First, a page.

Dealing with Chronic anxiety
The biggest problem today is that we don’t always allow for a release of our anxiety. Our anxiety motivates us to attack and take on the difficult tasks of the day. Maybe it’s a test coming up that needs to be studied for, or it’s a presentation, an issue with a close relationship that needs to be dealt with, or all of the above. The problem is we don’t allow for a release and feeling of safety to come back when we deal with our problems. We just move on to the next one and eventually, we come to a point where there is just too much to deal with. We just can’t handle it anymore and we kill our anxiety and lose our meaning in life. We burn out or freeze up and no longer feel motivated to handle the problems of the day, and the joy is just plain sucked out of us. The first step is recognizing the problem of chronic anxiety. Now here are some ways that I have been able to deal with my anxiety and make it work for me not against me.
Ways of releasing anxiety
I would go into a deep paragraph explaining how to release anxiety but honestly, a simple list suffices. Surely this isn’t going to be an exhaustive list and I’ll leave it to you to discover why each one works and find other possible ways to release anxiety.
- letting out a scream or sighing relief
- physical exercise
- mindfulness or meditation
- talking with a friend or therapist
- take a planned break for however long
- stay organized, and set times to deal with each problem
- keep a clean environment, and an environment conducive to maintaining good habits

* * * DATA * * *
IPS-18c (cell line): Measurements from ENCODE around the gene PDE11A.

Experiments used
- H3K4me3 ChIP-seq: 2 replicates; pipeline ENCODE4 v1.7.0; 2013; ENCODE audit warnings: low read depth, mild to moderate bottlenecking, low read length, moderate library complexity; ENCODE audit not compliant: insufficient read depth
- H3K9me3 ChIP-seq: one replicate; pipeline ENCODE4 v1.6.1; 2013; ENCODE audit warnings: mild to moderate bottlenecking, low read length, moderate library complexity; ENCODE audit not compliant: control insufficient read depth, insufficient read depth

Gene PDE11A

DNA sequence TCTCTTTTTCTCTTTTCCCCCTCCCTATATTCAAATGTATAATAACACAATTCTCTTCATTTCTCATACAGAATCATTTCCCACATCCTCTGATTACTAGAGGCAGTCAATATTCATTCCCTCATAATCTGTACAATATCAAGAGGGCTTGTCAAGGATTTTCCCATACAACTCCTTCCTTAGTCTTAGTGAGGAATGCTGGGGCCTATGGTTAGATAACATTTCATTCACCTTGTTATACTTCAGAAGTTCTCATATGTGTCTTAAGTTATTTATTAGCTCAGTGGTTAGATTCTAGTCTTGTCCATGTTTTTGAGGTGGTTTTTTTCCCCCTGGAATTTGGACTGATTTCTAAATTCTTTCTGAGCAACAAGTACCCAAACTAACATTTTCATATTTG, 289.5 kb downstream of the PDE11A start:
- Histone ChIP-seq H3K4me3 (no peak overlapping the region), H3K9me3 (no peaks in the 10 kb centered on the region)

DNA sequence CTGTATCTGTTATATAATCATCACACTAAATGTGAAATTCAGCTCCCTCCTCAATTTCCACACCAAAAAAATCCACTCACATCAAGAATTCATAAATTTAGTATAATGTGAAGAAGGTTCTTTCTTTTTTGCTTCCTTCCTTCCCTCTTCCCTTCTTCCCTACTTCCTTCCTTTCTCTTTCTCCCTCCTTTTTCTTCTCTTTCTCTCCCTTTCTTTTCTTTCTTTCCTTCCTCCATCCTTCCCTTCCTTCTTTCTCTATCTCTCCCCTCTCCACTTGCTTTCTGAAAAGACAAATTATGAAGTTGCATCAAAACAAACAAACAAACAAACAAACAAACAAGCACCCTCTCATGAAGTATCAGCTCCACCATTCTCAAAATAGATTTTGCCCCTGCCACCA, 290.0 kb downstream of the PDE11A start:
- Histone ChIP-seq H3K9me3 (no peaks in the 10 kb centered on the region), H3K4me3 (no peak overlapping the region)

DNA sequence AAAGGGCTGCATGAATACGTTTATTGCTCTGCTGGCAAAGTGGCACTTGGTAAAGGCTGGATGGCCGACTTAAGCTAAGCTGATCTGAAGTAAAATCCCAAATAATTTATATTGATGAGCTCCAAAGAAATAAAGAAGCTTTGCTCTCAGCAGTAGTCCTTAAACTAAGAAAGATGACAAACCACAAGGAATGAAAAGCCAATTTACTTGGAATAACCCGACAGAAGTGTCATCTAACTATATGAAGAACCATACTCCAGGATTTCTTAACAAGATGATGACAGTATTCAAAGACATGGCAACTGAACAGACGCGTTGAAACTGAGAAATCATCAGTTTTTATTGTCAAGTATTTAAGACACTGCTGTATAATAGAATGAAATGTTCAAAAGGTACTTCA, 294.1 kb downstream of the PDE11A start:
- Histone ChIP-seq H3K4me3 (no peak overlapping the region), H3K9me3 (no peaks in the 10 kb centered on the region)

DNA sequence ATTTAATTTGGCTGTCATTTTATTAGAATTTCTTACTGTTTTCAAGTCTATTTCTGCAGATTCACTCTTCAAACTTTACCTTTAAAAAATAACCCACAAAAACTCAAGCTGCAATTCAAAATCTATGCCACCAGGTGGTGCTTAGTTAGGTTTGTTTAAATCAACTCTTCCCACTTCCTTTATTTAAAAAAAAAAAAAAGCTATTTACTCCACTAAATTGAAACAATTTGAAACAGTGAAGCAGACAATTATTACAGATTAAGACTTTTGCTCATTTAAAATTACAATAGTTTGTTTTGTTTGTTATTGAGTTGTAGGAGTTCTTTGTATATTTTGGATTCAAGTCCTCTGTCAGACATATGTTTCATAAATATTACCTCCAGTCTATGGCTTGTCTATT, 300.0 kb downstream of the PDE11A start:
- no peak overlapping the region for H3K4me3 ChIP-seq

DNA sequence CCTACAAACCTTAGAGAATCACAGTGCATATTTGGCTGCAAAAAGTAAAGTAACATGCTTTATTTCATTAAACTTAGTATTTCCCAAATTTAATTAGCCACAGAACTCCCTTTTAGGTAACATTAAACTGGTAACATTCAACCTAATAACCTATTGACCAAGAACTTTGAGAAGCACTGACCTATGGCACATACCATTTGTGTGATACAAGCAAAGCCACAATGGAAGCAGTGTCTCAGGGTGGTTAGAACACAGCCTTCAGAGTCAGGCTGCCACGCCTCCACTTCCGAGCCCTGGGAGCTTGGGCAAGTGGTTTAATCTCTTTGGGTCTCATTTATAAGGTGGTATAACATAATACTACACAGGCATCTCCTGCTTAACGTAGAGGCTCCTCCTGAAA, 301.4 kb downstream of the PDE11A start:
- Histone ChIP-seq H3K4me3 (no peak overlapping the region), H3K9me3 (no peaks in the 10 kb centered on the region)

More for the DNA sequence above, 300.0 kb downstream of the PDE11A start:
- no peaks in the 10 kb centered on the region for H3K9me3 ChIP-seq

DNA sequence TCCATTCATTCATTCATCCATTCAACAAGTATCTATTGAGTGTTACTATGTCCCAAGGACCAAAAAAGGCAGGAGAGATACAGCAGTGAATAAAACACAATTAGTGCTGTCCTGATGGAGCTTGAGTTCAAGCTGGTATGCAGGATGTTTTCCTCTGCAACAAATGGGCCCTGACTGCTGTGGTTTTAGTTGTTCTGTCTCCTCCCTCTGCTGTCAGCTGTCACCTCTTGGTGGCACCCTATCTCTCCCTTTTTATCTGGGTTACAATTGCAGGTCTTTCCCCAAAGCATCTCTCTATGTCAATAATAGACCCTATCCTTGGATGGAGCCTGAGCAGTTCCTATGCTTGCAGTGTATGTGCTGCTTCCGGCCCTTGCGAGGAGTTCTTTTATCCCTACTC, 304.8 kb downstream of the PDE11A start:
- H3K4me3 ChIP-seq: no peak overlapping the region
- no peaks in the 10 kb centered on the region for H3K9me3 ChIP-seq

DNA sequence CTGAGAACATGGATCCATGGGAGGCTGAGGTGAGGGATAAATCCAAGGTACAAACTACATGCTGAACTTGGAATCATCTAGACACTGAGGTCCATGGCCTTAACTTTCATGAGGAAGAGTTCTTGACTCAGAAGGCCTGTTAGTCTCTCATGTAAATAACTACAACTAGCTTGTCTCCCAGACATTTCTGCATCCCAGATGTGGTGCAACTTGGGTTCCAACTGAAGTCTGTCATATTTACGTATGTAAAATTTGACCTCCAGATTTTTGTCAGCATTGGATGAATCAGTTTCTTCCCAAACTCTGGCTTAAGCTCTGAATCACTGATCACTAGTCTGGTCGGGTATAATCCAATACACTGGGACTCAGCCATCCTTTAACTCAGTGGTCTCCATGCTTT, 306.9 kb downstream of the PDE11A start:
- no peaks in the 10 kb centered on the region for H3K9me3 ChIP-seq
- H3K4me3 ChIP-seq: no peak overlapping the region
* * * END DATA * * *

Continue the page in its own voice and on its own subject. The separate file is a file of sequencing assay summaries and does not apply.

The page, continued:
Know why you get anxious and find out how to release it
The final thing that I would like to point out is sometimes we don’t even know where our anxiety is coming from. It’s just there or it is coming from so many different directions that we don’t even know what is stressing us out. It takes practice to be in tune with yourself and your anxiety triggers. You have to be able to do some self psychoanalysis and come to a deeper understanding of how you are feeling throughout the day. This doesn’t just help with anxiety either. It can help any dealing with anger, sorrow, or any emotions that you feel. The trick is just to pay attention to your body. Learn to recognize when you are feeling stressed and figure out where it’s coming from. I have been working at this for years and now I can quickly recognize what I am feeling and why. I have been doing it since I was young and often I find myself having a difficult time living in the moment. It’s important to find a balance of living in the moment and taking time to step outside of yourself and do some meta-analysis. You might find that you just like to do it at the end of the day as a way of winding down through meditation. However, you come to recognize what triggers your anxiety doing so will allow you to then find ways to release it and continue without burning yourself out.
if you have the time I would recommend reading this book by Emily Nagoski. She’s amazing and her other books are great as well. She also taught me a lot about sex and I plan on doing a blog post about that in the future.